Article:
Under the H-2A program, employers are responsible for keeping their workers visas up to date, and many of the workers at the farm were working under expired visas.

Instead of considering the merits of these grievances, Sarbanand summarily fired the workers and wouldn’t pay them for the work they had already done.

A few days after being fired, the workers and their supporters marched to the Sarbanand offices to demand that the company pay them.

The company, which originally said that it had mailed the workers final paycheck to Mexico, finally agreed to pay the workers the money owed them.

During this time, the workers have been living under difficult circumstances. People have donated food, tents, and other necessities to sustain them.

Some of the workers would like to get their jobs back or to go to work on other farms. Some want to return to Mexico.

Earlier this week, 25 workers did return to Mexico at the expense of the company, which is required to provide transportation to and from the workers’ country of origin.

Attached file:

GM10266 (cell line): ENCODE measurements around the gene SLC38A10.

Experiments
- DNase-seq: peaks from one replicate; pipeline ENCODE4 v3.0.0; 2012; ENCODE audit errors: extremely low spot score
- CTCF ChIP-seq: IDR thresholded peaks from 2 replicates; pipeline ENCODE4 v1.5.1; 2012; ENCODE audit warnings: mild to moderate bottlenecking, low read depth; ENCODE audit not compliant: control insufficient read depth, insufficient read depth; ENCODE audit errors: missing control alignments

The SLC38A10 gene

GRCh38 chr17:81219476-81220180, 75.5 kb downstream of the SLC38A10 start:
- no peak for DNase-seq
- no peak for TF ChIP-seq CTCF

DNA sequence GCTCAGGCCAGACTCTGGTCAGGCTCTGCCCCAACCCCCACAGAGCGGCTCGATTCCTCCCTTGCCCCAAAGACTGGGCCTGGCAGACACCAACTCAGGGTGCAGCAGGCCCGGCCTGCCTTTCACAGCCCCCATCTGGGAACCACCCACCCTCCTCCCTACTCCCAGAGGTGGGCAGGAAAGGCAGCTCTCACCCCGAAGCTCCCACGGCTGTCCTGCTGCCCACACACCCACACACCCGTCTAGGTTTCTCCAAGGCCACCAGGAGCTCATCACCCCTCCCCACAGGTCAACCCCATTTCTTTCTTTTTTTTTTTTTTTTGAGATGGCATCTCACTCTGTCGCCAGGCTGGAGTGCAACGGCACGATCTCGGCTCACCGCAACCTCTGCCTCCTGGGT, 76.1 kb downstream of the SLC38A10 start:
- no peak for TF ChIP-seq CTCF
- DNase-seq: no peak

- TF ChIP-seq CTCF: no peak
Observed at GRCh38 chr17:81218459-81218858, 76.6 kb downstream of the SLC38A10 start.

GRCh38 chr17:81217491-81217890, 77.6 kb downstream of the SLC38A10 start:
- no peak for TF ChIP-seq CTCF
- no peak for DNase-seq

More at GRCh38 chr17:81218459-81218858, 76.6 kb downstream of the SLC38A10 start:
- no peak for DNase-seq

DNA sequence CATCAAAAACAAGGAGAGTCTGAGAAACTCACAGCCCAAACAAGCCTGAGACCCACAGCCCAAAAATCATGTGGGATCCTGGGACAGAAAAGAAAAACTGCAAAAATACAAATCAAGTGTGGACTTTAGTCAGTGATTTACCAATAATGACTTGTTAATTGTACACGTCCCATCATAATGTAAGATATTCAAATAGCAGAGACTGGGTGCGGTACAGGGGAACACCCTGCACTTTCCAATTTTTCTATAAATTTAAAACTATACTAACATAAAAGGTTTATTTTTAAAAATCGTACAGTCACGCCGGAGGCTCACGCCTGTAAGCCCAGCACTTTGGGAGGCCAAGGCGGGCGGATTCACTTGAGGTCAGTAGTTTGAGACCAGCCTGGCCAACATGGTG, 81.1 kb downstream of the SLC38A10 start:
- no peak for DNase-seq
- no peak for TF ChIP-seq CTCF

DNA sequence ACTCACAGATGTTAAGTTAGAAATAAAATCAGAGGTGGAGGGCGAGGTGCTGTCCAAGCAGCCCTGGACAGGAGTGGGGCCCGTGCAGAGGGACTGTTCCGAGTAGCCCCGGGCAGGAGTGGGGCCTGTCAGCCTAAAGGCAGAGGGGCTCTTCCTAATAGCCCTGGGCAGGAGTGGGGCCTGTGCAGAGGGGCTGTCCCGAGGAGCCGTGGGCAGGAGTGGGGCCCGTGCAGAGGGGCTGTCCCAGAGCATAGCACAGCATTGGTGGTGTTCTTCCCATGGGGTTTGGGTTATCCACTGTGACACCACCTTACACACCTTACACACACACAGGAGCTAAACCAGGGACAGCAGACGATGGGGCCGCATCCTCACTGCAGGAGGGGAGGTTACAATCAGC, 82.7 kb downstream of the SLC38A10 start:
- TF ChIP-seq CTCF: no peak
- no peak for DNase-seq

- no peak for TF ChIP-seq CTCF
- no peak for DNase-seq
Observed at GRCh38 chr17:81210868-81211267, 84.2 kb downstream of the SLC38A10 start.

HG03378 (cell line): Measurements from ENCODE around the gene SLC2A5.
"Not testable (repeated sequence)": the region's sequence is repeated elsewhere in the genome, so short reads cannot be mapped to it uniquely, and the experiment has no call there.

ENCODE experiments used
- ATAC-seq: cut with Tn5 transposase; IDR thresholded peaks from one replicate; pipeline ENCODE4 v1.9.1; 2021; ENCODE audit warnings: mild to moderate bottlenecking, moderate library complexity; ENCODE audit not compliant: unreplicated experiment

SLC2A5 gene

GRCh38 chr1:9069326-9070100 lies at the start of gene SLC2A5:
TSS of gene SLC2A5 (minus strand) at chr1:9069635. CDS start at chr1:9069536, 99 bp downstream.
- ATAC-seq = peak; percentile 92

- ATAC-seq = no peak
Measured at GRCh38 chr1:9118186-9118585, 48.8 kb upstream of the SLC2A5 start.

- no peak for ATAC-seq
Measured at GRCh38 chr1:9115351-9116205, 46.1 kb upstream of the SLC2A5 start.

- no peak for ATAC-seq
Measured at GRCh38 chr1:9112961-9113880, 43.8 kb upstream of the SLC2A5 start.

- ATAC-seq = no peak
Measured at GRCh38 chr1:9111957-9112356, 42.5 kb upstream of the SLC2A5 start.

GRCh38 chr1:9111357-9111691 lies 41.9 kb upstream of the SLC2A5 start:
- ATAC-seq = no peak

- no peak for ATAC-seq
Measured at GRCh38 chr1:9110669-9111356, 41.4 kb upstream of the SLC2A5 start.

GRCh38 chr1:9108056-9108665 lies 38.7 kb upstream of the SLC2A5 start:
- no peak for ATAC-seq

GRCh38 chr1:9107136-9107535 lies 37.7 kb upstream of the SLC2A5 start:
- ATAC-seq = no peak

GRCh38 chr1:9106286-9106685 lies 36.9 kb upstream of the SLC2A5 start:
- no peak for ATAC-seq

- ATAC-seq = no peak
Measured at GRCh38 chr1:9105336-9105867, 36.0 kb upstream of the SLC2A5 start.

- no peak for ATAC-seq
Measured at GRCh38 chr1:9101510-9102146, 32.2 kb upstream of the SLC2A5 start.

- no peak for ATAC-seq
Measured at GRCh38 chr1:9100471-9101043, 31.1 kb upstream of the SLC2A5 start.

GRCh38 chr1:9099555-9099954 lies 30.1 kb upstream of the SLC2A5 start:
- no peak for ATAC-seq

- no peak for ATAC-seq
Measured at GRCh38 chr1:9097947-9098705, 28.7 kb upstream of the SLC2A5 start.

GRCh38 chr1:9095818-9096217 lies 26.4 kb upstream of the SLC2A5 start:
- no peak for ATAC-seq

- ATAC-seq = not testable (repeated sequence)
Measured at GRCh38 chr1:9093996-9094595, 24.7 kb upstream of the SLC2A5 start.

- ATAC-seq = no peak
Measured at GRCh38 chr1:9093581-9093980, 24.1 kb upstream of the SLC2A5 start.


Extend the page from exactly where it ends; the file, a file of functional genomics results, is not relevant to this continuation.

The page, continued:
Cristo Rodriguez is one of those who is staying in hopes that he and the other farmworkers can get justice.

Rodriguez told the Bellingham Herald through an interpreter that he had thought about returning home after learning of death of his father-in-law but has decided to stay.

“My first reaction was that I have to leave and be with (my family). It was sad to hear (my wife) talk, because I could feel what she was going through,” said Rodriguez. “But then, if I take off, I don’t know if we would be able to resolve anything (at the Sarbanand Farm).”

Kansas City voters overwhelmingly approve minimum wage increase

Voters in Kansas City, Missouri recently voted to increase the city’s minimum wage to $15 an hour by 2022.